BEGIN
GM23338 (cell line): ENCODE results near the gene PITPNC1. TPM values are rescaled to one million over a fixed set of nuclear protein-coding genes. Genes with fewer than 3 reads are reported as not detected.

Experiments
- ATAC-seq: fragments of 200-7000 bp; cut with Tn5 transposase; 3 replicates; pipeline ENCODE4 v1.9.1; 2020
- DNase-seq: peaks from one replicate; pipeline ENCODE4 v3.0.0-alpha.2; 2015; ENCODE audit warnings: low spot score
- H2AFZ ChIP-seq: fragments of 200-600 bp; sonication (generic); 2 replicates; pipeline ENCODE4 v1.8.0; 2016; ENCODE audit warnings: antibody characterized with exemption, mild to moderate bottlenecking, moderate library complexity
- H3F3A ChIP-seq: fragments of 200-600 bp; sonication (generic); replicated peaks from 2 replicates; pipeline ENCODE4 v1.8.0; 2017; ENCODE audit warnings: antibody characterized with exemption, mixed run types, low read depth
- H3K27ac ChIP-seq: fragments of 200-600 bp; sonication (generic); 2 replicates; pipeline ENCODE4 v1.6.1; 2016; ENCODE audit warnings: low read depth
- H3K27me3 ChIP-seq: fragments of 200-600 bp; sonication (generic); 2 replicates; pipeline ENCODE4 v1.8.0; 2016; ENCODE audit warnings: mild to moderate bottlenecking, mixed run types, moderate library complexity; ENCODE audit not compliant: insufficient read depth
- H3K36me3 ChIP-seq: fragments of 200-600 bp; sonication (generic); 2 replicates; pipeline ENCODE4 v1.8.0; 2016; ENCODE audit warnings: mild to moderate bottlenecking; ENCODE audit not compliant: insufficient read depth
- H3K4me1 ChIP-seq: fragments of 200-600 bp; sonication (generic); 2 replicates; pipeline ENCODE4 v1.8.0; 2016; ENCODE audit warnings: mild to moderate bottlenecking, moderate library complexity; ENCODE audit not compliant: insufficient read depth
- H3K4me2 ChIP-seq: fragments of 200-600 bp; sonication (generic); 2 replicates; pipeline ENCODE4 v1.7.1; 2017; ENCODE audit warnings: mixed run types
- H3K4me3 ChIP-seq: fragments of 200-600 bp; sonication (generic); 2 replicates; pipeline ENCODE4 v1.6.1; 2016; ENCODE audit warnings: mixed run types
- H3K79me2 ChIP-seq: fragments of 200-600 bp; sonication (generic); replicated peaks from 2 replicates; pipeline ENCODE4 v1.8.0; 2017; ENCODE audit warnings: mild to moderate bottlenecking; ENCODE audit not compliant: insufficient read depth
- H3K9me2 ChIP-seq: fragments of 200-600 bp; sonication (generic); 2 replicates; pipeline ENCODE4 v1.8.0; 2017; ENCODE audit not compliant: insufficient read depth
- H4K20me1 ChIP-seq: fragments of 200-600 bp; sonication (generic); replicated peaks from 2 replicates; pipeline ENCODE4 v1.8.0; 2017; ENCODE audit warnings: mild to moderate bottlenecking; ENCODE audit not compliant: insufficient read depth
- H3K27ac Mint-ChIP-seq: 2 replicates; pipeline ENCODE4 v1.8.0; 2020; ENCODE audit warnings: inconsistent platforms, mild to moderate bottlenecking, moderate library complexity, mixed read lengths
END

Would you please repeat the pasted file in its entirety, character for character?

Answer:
GM23338 (cell line): ENCODE results near the gene PITPNC1. TPM values are rescaled to one million over a fixed set of nuclear protein-coding genes. Genes with fewer than 3 reads are reported as not detected.

Experiments
- ATAC-seq: fragments of 200-7000 bp; cut with Tn5 transposase; 3 replicates; pipeline ENCODE4 v1.9.1; 2020
- DNase-seq: peaks from one replicate; pipeline ENCODE4 v3.0.0-alpha.2; 2015; ENCODE audit warnings: low spot score
- H2AFZ ChIP-seq: fragments of 200-600 bp; sonication (generic); 2 replicates; pipeline ENCODE4 v1.8.0; 2016; ENCODE audit warnings: antibody characterized with exemption, mild to moderate bottlenecking, moderate library complexity
- H3F3A ChIP-seq: fragments of 200-600 bp; sonication (generic); replicated peaks from 2 replicates; pipeline ENCODE4 v1.8.0; 2017; ENCODE audit warnings: antibody characterized with exemption, mixed run types, low read depth
- H3K27ac ChIP-seq: fragments of 200-600 bp; sonication (generic); 2 replicates; pipeline ENCODE4 v1.6.1; 2016; ENCODE audit warnings: low read depth
- H3K27me3 ChIP-seq: fragments of 200-600 bp; sonication (generic); 2 replicates; pipeline ENCODE4 v1.8.0; 2016; ENCODE audit warnings: mild to moderate bottlenecking, mixed run types, moderate library complexity; ENCODE audit not compliant: insufficient read depth
- H3K36me3 ChIP-seq: fragments of 200-600 bp; sonication (generic); 2 replicates; pipeline ENCODE4 v1.8.0; 2016; ENCODE audit warnings: mild to moderate bottlenecking; ENCODE audit not compliant: insufficient read depth
- H3K4me1 ChIP-seq: fragments of 200-600 bp; sonication (generic); 2 replicates; pipeline ENCODE4 v1.8.0; 2016; ENCODE audit warnings: mild to moderate bottlenecking, moderate library complexity; ENCODE audit not compliant: insufficient read depth
- H3K4me2 ChIP-seq: fragments of 200-600 bp; sonication (generic); 2 replicates; pipeline ENCODE4 v1.7.1; 2017; ENCODE audit warnings: mixed run types
- H3K4me3 ChIP-seq: fragments of 200-600 bp; sonication (generic); 2 replicates; pipeline ENCODE4 v1.6.1; 2016; ENCODE audit warnings: mixed run types
- H3K79me2 ChIP-seq: fragments of 200-600 bp; sonication (generic); replicated peaks from 2 replicates; pipeline ENCODE4 v1.8.0; 2017; ENCODE audit warnings: mild to moderate bottlenecking; ENCODE audit not compliant: insufficient read depth
- H3K9me2 ChIP-seq: fragments of 200-600 bp; sonication (generic); 2 replicates; pipeline ENCODE4 v1.8.0; 2017; ENCODE audit not compliant: insufficient read depth
- H4K20me1 ChIP-seq: fragments of 200-600 bp; sonication (generic); replicated peaks from 2 replicates; pipeline ENCODE4 v1.8.0; 2017; ENCODE audit warnings: mild to moderate bottlenecking; ENCODE audit not compliant: insufficient read depth
- H3K27ac Mint-ChIP-seq: 2 replicates; pipeline ENCODE4 v1.8.0; 2020; ENCODE audit warnings: inconsistent platforms, mild to moderate bottlenecking, moderate library complexity, mixed read lengths